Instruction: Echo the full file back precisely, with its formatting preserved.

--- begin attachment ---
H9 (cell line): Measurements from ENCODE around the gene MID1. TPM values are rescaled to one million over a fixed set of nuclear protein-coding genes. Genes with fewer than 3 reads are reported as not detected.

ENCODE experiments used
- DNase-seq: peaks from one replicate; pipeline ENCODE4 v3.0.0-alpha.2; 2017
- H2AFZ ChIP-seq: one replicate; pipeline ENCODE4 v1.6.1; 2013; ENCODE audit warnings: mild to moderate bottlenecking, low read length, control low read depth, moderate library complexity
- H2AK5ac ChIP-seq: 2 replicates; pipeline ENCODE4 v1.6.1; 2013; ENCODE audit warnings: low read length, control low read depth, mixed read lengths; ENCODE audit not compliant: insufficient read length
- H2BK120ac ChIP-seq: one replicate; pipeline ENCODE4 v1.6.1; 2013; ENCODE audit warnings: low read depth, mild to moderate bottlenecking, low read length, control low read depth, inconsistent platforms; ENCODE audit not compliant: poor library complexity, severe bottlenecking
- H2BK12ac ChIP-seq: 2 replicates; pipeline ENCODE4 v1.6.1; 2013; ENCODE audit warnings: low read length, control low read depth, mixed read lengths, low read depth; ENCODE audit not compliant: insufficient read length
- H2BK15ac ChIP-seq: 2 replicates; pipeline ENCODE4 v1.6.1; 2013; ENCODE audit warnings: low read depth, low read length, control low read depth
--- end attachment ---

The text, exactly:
H9 (cell line): Measurements from ENCODE around the gene MID1. TPM values are rescaled to one million over a fixed set of nuclear protein-coding genes. Genes with fewer than 3 reads are reported as not detected.

ENCODE experiments used
- DNase-seq: peaks from one replicate; pipeline ENCODE4 v3.0.0-alpha.2; 2017
- H2AFZ ChIP-seq: one replicate; pipeline ENCODE4 v1.6.1; 2013; ENCODE audit warnings: mild to moderate bottlenecking, low read length, control low read depth, moderate library complexity
- H2AK5ac ChIP-seq: 2 replicates; pipeline ENCODE4 v1.6.1; 2013; ENCODE audit warnings: low read length, control low read depth, mixed read lengths; ENCODE audit not compliant: insufficient read length
- H2BK120ac ChIP-seq: one replicate; pipeline ENCODE4 v1.6.1; 2013; ENCODE audit warnings: low read depth, mild to moderate bottlenecking, low read length, control low read depth, inconsistent platforms; ENCODE audit not compliant: poor library complexity, severe bottlenecking
- H2BK12ac ChIP-seq: 2 replicates; pipeline ENCODE4 v1.6.1; 2013; ENCODE audit warnings: low read length, control low read depth, mixed read lengths, low read depth; ENCODE audit not compliant: insufficient read length
- H2BK15ac ChIP-seq: 2 replicates; pipeline ENCODE4 v1.6.1; 2013; ENCODE audit warnings: low read depth, low read length, control low read depth